Saturday, March 28, 2009

TV lessons...

I spent last night catching up on Grey's Anatomy and ER. I only have a few favourite shows and those two take the cake. Whenever I can, I try to stay up to date. One of the shows usually brings me to tears. Since both deal with medical crisis and raw emotion, I suppose the shows are aiming to pull at the heartstrings. Health problems can affect anyone at any time. We can all relate to struggles of our own or people we love at some point. Maybe that's why I enjoy Grey's Anatomy and ER. They are dramas, but their main plots are quite realistic. True, there is lots of heat, conflict, and heartache, but it keeps the shows balanced. If all episodes were full of tragedy alone, I don't think they would be as popular. Life is a mixture of happy and sad, calmness and drama, love and conflict, and reality and fiction. We need contrasts to balance out each day.

In the most recent episode Grey's Anatomy, an old woman who was near the end of life kept pulling through. After years of narrowly escaping death, her family was getting tired of racing to her deathbed only to watch her come back to life. As the old lady once again walked the line between living and dying, her family bluntly said they wanted her to let go so they could move on. Doctors treating her thought the woman's family lacked compassion.

In her family's defense, the dying woman said,"They have waited so long and always come back." They are my people and people are better than no people." When the woman finally passed, her once impatient and anxious family was devastated to say goodbye.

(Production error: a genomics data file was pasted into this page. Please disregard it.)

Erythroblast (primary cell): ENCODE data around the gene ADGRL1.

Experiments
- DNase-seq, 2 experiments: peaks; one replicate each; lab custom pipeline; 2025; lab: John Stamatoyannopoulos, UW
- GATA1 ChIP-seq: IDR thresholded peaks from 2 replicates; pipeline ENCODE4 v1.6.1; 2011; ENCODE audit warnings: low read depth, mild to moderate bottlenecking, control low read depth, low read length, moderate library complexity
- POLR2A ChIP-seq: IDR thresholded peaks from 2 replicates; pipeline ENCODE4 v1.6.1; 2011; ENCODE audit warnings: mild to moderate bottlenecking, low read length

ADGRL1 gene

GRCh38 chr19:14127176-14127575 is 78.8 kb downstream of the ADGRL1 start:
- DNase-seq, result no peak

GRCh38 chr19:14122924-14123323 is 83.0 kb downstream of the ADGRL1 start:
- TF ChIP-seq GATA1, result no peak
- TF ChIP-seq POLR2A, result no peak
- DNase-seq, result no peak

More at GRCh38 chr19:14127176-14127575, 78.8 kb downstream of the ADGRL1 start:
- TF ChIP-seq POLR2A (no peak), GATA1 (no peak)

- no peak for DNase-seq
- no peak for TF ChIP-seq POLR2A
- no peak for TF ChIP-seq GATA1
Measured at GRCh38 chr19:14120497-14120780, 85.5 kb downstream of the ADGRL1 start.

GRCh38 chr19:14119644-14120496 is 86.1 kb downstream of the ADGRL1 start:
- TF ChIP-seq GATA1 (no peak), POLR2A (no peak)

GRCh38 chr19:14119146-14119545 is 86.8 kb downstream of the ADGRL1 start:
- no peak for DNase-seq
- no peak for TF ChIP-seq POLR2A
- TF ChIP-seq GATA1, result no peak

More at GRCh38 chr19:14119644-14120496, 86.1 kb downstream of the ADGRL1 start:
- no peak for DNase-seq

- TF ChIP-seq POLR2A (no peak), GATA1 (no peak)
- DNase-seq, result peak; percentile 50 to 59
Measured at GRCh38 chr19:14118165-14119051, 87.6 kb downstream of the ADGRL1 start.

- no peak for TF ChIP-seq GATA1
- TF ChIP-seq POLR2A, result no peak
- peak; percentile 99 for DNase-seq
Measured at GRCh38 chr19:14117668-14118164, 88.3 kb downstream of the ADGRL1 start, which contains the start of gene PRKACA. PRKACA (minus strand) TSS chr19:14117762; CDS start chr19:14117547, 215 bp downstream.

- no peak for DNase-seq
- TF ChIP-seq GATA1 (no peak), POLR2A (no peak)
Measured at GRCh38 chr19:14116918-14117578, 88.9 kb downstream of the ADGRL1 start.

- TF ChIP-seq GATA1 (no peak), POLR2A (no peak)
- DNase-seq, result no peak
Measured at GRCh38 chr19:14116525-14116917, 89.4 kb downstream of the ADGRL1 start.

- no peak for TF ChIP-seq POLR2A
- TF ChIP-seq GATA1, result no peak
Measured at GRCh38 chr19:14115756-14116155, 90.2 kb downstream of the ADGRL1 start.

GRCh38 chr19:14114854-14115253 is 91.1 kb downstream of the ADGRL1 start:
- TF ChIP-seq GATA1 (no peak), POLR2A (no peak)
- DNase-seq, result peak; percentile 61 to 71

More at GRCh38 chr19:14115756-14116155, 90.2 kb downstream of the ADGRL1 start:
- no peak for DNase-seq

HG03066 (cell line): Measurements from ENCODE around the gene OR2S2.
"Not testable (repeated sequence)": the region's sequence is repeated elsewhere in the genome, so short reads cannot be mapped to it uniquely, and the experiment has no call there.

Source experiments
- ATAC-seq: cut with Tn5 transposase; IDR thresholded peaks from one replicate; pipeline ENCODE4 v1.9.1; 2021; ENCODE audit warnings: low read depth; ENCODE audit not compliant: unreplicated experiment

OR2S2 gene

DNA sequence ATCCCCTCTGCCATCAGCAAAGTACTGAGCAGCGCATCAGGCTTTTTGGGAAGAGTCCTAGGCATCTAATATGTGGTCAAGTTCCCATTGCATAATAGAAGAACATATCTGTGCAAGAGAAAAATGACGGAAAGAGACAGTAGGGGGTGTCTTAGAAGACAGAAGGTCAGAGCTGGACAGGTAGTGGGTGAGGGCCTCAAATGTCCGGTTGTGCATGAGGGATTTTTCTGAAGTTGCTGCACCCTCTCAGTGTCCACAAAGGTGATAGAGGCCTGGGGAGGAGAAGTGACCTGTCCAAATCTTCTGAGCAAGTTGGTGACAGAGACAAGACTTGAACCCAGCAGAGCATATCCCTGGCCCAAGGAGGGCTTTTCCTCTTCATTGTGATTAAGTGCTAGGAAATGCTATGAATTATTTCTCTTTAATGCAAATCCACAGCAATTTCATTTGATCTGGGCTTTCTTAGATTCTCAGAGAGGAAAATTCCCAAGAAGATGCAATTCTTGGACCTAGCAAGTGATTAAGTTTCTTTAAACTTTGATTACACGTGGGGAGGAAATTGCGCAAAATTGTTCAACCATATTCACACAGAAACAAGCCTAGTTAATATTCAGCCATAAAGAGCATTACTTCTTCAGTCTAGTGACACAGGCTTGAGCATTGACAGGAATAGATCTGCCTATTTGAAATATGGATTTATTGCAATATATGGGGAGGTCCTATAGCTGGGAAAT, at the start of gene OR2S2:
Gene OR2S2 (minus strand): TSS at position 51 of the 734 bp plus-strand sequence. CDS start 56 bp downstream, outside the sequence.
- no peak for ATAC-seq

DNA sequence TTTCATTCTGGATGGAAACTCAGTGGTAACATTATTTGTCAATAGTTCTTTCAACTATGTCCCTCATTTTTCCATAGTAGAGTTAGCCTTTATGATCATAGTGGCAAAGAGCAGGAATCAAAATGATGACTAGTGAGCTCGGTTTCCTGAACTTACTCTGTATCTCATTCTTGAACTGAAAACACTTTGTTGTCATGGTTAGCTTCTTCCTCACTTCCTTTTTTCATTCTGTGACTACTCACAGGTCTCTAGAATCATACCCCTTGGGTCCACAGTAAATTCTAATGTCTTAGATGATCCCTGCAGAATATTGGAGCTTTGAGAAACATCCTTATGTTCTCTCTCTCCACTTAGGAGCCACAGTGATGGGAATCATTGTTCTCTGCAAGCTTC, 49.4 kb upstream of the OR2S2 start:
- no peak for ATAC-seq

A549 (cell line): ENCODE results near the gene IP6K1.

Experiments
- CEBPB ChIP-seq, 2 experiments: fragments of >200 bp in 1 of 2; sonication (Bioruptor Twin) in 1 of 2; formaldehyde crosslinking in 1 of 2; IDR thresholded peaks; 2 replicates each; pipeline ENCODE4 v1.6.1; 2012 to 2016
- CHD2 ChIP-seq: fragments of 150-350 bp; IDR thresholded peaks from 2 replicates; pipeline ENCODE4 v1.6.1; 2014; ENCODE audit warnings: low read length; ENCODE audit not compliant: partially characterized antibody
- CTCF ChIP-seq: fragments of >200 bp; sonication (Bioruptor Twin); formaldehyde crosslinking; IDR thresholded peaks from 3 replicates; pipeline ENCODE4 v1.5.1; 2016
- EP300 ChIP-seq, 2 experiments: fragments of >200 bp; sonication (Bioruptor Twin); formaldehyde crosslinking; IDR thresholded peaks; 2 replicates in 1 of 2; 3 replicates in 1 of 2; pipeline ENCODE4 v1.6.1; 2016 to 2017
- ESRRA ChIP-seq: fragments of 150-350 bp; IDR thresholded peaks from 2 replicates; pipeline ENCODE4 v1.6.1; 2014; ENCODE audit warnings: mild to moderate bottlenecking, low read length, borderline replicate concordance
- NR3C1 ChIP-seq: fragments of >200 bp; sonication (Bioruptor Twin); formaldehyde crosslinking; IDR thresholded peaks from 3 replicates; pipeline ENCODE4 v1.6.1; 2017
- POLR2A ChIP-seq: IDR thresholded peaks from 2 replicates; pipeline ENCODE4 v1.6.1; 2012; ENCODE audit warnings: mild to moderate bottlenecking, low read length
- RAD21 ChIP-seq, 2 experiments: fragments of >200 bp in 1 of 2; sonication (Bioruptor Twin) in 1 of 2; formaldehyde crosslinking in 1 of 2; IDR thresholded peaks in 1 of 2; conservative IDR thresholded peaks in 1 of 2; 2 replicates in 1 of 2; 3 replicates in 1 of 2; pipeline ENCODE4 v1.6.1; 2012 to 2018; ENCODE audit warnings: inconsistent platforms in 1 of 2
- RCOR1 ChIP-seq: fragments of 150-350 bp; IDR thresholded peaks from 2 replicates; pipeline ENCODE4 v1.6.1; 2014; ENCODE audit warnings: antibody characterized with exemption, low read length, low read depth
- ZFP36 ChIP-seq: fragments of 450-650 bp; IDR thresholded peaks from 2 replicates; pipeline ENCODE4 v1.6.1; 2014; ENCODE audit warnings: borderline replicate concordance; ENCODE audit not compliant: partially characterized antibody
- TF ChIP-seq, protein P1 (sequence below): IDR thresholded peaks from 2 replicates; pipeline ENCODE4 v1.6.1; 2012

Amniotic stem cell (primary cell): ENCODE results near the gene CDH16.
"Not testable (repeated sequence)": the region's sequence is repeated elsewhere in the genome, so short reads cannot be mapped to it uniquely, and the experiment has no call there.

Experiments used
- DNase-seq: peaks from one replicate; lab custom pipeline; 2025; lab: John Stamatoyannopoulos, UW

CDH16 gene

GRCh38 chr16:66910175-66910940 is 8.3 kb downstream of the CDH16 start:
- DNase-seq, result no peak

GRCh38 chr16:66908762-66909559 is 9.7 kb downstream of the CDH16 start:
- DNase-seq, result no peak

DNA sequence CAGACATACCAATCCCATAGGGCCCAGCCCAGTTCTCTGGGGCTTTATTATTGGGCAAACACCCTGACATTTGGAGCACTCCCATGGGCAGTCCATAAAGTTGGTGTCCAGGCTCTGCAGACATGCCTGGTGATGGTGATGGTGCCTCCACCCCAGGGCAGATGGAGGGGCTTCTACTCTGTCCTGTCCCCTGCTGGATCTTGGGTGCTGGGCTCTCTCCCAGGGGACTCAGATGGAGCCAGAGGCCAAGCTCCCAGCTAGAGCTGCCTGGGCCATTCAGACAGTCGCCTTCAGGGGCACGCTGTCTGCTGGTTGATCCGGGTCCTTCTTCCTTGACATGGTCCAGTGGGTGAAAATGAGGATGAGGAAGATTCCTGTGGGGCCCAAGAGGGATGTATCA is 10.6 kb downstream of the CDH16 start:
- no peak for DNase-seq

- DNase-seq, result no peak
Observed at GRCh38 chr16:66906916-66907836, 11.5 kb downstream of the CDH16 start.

Grey's Anatomy made me think. The notion that, "People are better than no people" is true. Everyone needs people around them, especially at the beginning and end of life. Sometimes we think we want something major to happen, but when it does, we are hit with unexpected sadness. It's impossible to predict how we will feel about a major event like death of a loved one until the time comes. Maybe it's part of life's mysteries and this keeps us going.

This morning I listened to my attendant tell me all about what is on her mind. She unloads her feelings every Saturday. I listen. Being in a rush, I was tempted to say so, but realized I wasn't too short on minutes. My attendant talks fast and I don't always understand what she's saying, but it's OK. I have a hunch just being there helps her talk. After all, I am a person and my ears are better than no ears.